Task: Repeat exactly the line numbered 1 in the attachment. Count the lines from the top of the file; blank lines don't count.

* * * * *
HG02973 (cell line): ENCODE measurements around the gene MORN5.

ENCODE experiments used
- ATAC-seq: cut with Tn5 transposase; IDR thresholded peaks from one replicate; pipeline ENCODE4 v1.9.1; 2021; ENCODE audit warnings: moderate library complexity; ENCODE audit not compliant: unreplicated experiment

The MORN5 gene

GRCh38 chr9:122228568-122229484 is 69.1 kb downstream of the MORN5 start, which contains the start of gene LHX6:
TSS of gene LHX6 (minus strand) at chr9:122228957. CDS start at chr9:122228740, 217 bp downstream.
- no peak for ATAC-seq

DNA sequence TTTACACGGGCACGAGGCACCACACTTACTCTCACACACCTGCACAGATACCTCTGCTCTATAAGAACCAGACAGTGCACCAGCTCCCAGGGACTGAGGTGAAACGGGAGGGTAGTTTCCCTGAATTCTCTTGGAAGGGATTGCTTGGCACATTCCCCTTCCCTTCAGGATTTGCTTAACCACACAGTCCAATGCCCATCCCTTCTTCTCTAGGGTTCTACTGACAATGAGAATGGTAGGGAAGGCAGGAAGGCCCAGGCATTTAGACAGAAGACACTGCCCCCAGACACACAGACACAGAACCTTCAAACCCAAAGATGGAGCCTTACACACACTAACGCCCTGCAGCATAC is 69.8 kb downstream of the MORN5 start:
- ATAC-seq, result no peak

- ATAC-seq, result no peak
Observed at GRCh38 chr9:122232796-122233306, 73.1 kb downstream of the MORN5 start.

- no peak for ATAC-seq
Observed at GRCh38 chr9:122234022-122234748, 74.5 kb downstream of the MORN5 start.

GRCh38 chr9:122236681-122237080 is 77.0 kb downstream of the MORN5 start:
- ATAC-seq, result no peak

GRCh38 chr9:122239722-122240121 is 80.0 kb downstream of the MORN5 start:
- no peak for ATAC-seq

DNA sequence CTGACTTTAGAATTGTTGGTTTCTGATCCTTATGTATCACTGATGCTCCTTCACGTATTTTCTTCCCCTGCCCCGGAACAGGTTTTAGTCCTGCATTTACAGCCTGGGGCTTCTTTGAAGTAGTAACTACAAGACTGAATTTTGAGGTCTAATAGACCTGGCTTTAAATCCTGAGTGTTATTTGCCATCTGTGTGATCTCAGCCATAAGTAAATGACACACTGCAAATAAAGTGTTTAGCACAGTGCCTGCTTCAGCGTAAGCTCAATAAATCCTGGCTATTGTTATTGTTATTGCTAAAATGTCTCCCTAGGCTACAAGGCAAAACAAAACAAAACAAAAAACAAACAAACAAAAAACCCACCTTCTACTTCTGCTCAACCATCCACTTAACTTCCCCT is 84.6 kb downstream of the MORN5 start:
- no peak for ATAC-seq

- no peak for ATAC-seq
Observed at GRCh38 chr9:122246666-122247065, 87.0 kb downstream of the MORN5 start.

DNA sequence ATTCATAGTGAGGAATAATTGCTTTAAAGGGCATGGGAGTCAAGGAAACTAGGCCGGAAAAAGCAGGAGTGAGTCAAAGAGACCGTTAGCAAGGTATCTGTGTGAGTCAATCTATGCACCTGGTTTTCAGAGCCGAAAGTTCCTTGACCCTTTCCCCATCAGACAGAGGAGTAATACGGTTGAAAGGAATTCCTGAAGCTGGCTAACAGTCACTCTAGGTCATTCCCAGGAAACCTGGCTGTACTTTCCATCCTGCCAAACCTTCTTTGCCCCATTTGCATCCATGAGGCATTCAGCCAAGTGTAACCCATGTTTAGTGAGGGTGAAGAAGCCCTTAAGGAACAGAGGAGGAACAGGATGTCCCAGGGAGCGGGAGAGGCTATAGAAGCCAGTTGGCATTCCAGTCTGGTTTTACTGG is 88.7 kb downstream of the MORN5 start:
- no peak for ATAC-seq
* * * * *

HG02973 (cell line): ENCODE measurements around the gene MORN5.